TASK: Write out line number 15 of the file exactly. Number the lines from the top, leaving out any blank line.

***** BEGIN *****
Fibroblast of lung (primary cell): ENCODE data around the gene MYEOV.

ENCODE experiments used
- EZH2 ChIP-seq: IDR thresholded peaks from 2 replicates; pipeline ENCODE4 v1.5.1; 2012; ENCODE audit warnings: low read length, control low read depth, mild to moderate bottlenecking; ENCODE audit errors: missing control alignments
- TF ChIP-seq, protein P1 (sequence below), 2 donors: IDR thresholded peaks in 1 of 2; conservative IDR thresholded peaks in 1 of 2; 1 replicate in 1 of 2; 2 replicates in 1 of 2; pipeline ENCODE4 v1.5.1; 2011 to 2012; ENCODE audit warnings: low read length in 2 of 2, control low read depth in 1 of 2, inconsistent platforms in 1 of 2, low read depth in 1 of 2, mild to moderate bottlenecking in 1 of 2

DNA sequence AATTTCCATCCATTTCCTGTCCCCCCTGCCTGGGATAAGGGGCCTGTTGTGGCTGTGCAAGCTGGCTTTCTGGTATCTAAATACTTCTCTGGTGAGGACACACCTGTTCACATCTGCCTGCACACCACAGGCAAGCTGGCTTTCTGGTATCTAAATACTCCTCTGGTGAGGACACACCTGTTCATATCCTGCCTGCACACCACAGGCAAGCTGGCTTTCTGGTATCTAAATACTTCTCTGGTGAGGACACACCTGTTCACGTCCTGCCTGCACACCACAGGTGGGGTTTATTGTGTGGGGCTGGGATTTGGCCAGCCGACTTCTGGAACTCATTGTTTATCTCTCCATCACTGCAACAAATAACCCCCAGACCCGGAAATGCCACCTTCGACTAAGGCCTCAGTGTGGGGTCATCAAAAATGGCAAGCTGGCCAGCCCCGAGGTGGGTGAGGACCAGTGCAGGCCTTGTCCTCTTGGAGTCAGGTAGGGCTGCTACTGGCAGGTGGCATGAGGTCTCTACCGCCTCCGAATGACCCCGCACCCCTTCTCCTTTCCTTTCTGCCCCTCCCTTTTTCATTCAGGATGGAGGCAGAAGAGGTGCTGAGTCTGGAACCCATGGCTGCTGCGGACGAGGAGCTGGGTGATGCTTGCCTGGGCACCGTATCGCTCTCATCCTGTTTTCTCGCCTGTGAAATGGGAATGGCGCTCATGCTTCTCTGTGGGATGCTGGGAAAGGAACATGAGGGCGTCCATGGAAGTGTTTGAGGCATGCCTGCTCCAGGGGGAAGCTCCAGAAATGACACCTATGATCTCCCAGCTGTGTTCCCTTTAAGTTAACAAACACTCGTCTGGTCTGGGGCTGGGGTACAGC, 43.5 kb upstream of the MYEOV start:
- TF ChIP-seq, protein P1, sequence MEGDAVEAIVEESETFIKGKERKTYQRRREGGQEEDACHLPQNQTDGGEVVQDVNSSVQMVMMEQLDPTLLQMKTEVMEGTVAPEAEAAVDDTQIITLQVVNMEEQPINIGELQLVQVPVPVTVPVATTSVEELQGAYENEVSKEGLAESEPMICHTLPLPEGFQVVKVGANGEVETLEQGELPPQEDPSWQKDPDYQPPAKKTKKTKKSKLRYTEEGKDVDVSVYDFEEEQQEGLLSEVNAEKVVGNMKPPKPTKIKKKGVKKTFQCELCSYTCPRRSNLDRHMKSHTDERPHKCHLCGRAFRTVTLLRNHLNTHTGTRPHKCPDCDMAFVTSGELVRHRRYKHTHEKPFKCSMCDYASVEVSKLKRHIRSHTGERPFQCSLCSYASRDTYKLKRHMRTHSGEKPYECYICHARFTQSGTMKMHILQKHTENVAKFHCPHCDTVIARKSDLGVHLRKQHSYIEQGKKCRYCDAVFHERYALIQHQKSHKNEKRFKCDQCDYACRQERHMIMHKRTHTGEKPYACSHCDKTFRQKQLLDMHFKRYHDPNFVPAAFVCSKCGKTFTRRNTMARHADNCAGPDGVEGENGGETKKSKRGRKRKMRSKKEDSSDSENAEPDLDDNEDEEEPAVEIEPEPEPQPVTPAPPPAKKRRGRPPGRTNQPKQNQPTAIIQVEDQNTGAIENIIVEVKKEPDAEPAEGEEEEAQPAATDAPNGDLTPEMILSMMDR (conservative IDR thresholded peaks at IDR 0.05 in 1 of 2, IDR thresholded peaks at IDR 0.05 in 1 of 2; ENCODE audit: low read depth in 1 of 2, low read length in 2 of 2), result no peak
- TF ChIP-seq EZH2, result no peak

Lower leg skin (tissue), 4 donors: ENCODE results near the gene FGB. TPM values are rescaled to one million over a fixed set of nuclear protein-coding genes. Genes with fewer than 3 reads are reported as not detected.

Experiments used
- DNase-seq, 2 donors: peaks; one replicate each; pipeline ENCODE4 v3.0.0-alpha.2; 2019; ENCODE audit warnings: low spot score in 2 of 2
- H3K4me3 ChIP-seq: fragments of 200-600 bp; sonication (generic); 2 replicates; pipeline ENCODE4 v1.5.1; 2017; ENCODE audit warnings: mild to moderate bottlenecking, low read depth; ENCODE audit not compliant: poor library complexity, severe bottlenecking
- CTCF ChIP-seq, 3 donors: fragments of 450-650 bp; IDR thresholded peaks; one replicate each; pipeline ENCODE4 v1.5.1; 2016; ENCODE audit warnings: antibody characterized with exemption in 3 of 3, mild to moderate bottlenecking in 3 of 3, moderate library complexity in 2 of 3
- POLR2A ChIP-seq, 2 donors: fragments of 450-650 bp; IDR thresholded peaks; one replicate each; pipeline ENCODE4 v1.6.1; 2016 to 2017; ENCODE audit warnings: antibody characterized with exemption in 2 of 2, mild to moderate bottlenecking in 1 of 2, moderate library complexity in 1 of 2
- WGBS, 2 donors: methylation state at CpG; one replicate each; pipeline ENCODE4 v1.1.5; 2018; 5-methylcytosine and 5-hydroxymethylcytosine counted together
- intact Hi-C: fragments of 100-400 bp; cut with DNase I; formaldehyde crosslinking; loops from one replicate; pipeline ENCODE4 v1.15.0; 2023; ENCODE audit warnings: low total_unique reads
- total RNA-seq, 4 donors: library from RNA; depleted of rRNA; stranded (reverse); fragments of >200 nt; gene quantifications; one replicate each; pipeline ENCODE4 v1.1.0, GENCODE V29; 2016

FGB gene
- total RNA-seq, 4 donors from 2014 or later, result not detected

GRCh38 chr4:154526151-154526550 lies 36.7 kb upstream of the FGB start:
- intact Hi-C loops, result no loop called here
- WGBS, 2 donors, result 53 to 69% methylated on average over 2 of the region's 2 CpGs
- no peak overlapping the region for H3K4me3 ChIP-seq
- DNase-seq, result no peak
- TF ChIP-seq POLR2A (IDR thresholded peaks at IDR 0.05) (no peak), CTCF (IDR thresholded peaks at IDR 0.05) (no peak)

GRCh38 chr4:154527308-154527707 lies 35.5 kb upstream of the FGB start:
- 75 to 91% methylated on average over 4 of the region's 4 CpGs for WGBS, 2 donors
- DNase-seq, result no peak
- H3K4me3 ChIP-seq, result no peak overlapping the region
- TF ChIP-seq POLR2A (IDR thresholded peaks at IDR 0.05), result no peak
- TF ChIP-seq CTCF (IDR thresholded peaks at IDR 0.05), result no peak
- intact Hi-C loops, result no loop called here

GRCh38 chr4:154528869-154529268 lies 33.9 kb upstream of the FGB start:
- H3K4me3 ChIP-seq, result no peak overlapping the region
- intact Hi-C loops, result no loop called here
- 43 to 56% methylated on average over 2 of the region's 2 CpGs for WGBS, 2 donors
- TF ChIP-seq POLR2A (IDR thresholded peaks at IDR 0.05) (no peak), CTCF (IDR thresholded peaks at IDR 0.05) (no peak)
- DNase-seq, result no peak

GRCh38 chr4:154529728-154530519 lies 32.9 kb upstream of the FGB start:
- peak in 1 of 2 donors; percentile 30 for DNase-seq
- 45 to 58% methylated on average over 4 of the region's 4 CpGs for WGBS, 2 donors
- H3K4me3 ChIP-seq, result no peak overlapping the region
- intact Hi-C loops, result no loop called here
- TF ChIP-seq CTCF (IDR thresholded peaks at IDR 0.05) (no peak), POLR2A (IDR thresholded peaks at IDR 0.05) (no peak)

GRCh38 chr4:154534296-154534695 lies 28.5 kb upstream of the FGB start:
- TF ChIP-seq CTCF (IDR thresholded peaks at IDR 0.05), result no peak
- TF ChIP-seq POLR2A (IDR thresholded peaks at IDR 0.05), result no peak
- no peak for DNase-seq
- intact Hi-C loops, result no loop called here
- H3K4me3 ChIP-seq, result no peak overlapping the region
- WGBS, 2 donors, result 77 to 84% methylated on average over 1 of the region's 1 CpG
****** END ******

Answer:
- intact Hi-C: fragments of 100-400 bp; cut with DNase I; formaldehyde crosslinking; loops from one replicate; pipeline ENCODE4 v1.15.0; 2023; ENCODE audit warnings: low total_unique reads